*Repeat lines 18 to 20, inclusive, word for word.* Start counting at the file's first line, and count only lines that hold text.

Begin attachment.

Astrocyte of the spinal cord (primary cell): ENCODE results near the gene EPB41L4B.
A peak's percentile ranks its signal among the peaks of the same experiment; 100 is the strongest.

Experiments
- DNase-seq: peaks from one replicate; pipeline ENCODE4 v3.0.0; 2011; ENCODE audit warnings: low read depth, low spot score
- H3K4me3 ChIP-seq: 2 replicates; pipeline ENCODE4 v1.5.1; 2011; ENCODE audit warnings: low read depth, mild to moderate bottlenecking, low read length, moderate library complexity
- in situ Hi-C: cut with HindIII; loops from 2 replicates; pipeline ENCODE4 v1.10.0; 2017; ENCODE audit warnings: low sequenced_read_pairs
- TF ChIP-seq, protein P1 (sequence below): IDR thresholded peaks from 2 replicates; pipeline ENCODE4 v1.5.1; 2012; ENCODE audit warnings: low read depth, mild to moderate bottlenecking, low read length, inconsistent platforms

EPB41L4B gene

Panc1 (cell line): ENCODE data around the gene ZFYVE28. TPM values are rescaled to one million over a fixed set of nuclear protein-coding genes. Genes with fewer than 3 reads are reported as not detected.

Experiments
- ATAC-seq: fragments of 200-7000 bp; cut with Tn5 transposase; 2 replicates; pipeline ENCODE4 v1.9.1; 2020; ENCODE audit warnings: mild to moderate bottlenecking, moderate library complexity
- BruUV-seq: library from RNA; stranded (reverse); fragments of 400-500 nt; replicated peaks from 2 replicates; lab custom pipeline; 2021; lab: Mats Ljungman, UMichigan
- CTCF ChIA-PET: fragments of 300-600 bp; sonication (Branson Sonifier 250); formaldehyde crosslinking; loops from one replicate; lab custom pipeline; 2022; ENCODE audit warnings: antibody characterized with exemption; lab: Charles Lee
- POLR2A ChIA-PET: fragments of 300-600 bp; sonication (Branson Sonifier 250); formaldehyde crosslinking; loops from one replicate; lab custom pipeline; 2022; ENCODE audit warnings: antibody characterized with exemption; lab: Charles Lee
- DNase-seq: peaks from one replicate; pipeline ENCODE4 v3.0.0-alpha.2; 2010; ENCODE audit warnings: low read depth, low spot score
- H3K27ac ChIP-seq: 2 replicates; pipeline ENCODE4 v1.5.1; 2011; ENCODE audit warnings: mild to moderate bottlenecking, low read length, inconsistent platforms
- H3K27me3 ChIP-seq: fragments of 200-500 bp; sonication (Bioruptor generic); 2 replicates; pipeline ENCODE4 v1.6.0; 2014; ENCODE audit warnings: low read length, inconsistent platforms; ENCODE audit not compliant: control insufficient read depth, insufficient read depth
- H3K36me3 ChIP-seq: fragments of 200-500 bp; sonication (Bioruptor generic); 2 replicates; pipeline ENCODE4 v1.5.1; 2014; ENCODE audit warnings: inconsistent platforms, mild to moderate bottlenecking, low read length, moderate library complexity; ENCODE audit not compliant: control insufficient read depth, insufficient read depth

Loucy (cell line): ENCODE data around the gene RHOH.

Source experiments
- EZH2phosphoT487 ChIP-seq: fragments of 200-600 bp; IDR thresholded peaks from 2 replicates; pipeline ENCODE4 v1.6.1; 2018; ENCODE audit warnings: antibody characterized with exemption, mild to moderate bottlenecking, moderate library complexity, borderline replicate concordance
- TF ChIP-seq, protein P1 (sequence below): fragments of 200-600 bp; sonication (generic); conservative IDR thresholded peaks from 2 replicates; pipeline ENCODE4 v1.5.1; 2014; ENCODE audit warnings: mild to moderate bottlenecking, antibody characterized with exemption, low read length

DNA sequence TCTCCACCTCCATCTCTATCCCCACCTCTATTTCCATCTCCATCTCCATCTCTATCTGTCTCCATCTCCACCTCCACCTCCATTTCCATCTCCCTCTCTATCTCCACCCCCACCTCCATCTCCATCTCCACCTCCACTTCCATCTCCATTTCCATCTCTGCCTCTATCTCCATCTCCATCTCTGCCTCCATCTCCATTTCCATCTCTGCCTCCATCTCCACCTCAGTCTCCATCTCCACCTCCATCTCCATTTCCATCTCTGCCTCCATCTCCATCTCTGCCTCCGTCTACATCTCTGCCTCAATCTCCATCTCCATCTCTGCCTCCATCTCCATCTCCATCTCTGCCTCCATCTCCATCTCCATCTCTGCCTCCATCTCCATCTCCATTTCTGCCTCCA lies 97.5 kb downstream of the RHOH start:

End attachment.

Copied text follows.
- H3K36me3 ChIP-seq: fragments of 200-500 bp; sonication (Bioruptor generic); 2 replicates; pipeline ENCODE4 v1.5.1; 2014; ENCODE audit warnings: inconsistent platforms, mild to moderate bottlenecking, low read length, moderate library complexity; ENCODE audit not compliant: control insufficient read depth, insufficient read depth

Loucy (cell line): ENCODE data around the gene RHOH.

Source experiments